Of course its normal but all you can do is love them and be their for them. Children with asbergers syndrom can sometimes be tough and this is understandable but never give up because all you can do is love them and if you give your child love I'm sure he/she will end up living successful lives like many people with asbergers syndrome because they are very talented. I'm disgusted that many schools in this country are failing people with disibilities because the schools can do much more than what they are doing and the government is partly to blame. I'm sure your child is brilliant and there will be a light at the end of the tunnel just keep your head high. As a teenager with asbergers myself I have learned a lot about myself with the difficulties I have faced in society but if we bind together with all parents and children with disibilities together we can break through these barriers and fight for the rights as human beings. We can all climb to the top of the mountain because I have been there and the view is amazing. I don't know you but I'm proud of you for never giving up on your child and can I tell you something you haven't failed him/she at all. Sorry if I was a bit personal there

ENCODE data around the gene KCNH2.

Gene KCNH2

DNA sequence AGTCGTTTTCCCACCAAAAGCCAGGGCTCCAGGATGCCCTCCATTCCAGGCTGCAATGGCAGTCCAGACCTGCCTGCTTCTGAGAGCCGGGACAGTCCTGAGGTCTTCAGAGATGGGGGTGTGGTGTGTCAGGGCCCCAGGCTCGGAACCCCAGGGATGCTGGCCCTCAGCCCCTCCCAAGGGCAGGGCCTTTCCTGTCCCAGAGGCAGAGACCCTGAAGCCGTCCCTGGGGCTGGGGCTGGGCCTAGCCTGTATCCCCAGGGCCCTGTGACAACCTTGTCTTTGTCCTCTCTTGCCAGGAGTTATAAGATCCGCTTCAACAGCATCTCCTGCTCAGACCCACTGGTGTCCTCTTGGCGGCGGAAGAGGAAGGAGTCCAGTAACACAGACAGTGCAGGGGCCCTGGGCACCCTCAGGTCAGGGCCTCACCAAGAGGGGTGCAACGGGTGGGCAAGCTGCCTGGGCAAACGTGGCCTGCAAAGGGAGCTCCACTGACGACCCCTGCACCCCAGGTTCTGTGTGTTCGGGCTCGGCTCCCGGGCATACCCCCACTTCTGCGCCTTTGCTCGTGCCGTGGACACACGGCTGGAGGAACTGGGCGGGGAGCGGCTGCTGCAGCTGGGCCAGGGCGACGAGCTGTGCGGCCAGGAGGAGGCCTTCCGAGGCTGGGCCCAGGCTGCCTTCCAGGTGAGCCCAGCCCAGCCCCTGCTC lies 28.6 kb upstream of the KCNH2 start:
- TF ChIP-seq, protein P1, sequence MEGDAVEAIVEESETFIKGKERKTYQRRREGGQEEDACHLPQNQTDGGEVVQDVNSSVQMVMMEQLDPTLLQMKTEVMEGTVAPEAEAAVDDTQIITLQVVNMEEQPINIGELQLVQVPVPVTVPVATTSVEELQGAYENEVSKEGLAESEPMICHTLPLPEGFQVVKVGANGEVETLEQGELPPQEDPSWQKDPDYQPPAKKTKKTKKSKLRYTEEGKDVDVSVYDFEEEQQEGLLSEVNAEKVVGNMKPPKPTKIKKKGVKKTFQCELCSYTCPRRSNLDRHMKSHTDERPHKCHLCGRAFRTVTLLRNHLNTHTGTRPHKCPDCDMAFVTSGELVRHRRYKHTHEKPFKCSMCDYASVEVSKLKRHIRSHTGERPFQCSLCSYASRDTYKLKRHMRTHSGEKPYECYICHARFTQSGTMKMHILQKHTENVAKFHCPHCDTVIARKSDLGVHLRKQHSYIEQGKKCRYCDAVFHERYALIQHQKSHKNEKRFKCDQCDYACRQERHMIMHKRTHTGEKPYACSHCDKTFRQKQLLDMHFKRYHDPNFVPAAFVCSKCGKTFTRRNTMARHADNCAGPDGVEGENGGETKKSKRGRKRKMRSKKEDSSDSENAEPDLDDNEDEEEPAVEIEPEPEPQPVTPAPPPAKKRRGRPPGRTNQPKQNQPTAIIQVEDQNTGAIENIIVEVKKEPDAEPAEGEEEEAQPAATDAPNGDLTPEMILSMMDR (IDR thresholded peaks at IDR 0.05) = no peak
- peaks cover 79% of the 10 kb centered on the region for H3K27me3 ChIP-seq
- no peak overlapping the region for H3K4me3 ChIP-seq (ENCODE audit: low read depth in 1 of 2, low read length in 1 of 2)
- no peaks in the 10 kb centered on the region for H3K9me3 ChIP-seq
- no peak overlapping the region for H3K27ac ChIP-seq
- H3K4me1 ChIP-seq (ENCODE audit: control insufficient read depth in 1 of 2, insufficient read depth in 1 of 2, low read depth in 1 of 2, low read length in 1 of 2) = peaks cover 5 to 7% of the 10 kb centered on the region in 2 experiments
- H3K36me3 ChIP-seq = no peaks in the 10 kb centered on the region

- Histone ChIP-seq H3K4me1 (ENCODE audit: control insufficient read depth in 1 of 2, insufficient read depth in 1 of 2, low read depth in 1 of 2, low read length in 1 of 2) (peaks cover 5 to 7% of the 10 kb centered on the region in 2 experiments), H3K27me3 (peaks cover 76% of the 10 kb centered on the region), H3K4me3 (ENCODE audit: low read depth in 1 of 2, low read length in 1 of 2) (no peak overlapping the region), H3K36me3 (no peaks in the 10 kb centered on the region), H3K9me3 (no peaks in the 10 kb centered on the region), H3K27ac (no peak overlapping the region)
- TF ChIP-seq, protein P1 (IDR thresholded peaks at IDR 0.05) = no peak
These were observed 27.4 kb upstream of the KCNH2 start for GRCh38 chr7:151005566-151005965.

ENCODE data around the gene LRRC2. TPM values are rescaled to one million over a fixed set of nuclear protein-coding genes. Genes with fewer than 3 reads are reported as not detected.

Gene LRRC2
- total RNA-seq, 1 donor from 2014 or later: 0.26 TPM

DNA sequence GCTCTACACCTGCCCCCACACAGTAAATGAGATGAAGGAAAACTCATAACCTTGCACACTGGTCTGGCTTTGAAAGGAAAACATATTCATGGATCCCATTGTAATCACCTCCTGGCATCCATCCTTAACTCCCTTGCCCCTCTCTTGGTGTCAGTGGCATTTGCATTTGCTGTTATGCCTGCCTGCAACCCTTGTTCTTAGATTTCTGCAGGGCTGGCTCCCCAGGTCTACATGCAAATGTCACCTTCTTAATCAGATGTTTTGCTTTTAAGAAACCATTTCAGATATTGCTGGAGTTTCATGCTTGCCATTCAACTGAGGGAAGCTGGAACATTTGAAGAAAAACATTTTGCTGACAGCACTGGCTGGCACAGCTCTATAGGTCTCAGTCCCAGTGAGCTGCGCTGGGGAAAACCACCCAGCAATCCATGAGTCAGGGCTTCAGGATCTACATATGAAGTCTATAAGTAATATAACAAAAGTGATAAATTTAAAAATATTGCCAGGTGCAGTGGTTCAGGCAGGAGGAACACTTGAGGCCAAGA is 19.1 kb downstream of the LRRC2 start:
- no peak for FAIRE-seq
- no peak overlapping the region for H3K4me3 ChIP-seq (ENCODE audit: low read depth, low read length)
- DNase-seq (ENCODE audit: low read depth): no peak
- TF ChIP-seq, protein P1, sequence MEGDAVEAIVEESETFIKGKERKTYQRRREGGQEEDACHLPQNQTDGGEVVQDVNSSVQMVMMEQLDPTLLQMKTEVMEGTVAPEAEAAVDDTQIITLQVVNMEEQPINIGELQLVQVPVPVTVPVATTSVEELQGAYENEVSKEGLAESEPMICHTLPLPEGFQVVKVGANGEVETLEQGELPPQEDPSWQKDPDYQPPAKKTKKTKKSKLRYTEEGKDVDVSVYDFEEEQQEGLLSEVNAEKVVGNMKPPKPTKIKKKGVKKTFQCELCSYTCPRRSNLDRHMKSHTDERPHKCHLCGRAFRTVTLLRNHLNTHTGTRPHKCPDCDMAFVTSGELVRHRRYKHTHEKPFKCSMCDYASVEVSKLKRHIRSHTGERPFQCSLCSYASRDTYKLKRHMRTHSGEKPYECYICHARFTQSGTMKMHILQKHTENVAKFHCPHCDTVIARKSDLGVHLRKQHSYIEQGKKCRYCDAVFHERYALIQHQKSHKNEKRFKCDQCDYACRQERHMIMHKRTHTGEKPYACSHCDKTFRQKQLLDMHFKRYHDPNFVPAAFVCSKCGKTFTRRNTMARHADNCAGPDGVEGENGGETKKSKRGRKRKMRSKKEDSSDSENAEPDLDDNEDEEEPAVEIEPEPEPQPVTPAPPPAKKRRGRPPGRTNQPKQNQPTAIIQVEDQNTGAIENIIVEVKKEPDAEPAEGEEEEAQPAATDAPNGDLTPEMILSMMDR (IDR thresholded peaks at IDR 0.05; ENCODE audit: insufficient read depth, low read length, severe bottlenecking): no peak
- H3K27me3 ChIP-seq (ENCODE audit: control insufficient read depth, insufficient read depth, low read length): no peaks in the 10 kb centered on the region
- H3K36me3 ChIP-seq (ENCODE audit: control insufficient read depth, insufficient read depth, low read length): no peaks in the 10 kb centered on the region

about a minute ago · Like

Anonymous said...

I hope so or I'm a big failure too!! It's extremely tough going so know how you and what you mean. My aapie is 8 and also has ADHD and I have two NT kids aswell (1 older n 1 younger) n let me tell you it doesn't get any easier :-( I've had a long old struggle with schooling and services too and don't get any help with him at home and being the smear hols and having a break from meds I am at breaking point LITERALLY!!! Sorry I can't offer any 'positive' advice but if you ever want to chat then please feel free to message me :-) take care xx